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January 4, 2013 / politicsbitesize

Averting the Fiscal Cliff

Obama 2013On the first day of the New Year a hotly debated issue was finally resolved and the financial markets began to breathe once more.  A deal to avert the fiscal cliff was struck in Congress after the Republicans gave way to calls for tax rises on the richest households in the United States.  President Obama signed the American Tax Payer Relief Act 2012 into law on the 1st January 2013.

Despite the many complaints raised by the Republicans that the legislation would raise taxes but not deal with the issue of government spending, it passed by a margin of 257 to 167.  The result was that stock market confidence grew around the world and London’s FTSE 100 rose to above 6,000 for the first time in seventeen months.

All this is great news for the global economy, but what exactly is the fiscal cliff that the world’s biggest economy nearly fell off?  The fiscal cliff represents the sharp drop in the budget deficit of the United States that would have occurred in the early months of 2013 due to increased taxes and reduced spending.  A deficit is the difference between what a government receives in revenues and what it spends on services and in the United States this was projected to be reduced by half of its current figure.  If this decline in the budget deficit had been allowed to happen then a recession would have followed.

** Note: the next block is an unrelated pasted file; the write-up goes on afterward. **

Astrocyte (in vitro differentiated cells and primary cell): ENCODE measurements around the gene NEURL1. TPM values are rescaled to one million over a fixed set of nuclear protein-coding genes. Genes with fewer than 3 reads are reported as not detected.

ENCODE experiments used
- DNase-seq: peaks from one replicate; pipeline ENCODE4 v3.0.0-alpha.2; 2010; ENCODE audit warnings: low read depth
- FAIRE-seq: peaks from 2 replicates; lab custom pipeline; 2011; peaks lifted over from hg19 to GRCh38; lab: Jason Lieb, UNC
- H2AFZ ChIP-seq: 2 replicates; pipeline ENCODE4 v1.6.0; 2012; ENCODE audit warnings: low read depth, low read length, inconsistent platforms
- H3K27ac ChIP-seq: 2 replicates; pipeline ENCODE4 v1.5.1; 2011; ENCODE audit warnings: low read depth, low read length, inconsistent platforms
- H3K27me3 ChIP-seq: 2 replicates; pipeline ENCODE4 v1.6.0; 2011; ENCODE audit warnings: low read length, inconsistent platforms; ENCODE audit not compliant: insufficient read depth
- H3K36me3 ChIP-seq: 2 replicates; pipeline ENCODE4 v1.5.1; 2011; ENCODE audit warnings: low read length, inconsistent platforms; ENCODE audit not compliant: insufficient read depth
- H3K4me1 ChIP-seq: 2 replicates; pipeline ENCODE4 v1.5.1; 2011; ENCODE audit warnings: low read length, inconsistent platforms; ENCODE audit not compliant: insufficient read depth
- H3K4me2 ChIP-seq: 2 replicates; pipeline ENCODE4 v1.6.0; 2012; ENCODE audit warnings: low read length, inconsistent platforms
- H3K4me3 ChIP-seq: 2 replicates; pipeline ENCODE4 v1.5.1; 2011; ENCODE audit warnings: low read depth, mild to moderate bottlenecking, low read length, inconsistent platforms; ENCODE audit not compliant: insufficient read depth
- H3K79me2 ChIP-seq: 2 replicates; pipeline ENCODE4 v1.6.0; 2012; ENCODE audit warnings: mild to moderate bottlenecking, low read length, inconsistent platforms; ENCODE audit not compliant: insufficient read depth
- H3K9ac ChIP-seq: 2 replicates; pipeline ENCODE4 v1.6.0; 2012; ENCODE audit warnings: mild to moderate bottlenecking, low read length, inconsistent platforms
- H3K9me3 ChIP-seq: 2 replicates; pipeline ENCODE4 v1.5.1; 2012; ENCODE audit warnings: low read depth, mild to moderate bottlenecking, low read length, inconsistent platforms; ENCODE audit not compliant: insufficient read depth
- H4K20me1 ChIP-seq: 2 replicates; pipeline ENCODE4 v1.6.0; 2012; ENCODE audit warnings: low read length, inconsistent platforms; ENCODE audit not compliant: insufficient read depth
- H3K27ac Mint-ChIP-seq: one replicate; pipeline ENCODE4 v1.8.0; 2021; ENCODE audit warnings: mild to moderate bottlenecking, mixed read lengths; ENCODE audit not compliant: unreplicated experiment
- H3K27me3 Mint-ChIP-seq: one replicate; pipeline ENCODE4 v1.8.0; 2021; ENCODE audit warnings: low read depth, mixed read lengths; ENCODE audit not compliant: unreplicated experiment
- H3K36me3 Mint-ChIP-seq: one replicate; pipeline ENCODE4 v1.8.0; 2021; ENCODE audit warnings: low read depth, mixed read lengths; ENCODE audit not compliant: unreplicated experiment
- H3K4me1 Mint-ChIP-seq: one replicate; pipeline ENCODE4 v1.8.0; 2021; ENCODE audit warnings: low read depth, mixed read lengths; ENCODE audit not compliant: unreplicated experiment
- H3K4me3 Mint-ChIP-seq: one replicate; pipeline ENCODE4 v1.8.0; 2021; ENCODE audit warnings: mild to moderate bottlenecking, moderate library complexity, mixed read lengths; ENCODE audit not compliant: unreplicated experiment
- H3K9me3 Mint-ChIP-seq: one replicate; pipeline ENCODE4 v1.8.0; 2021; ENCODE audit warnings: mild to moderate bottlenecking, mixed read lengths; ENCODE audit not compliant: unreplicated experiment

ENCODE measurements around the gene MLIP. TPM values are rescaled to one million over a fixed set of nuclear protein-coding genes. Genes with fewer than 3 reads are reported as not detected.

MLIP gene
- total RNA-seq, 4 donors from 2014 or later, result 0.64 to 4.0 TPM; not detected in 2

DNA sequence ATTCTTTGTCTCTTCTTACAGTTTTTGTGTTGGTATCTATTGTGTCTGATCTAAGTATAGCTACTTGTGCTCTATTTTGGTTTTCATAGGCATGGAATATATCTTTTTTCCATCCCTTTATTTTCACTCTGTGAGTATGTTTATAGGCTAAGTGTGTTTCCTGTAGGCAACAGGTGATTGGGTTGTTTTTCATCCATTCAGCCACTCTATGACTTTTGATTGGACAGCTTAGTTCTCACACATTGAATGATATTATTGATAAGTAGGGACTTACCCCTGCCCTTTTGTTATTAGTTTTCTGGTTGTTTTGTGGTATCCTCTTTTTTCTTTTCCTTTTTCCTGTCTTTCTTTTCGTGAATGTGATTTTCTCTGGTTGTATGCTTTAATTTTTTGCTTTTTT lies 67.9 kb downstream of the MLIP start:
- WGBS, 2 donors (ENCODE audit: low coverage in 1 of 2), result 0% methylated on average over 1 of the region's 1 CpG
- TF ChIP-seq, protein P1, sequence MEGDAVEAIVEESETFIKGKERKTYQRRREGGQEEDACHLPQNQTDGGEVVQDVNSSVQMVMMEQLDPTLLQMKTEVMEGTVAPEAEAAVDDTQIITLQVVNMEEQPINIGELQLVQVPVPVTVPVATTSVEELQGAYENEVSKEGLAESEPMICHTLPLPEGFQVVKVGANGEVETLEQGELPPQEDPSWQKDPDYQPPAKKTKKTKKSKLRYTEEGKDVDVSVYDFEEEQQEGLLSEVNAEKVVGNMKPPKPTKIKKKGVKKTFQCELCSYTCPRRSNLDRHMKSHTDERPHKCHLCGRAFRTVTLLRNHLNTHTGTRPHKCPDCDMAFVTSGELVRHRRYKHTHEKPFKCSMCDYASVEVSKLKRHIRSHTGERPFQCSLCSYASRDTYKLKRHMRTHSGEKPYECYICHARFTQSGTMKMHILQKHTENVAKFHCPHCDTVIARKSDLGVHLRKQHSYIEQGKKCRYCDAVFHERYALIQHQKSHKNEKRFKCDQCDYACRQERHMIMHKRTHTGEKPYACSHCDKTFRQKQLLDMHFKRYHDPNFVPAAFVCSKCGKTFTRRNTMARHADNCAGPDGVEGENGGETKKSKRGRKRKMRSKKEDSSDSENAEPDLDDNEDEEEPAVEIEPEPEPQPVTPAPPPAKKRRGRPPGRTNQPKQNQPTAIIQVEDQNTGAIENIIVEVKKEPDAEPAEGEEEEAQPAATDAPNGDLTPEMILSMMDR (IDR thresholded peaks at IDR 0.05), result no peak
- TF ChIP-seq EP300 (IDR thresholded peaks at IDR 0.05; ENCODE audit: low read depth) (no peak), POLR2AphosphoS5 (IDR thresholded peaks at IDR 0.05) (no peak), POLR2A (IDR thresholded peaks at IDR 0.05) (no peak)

President Obama signed the American Tax Payer Relief Act 2012 into law and it has eliminated many of the tax issues that surrounded the fiscal cliff.  The Act has pushed through tax hikes for the wealthiest individuals in the United States.  Now, those who enjoyed tax breaks on income over $400,000 will pay more in taxes and they will also be hit by an increase in tax on their investments.

On this side of the Atlantic the United Kingdom’s budget deficit is being handled in a very different way.  George Osborne has cut back on government spending by slashing funding to the NHS, the police and schools and by cutting welfare for the poorest individuals, whilst reducing the rate of tax for high earners.  It would be fantastic if the special relationship that has endured between the United Kingdom and the United States went so far as to encourage the Chancellor to follow in the footsteps of Obama and to increase taxes on the wealthy.  If this were to happen perhaps then we might all feel like we were in this together.


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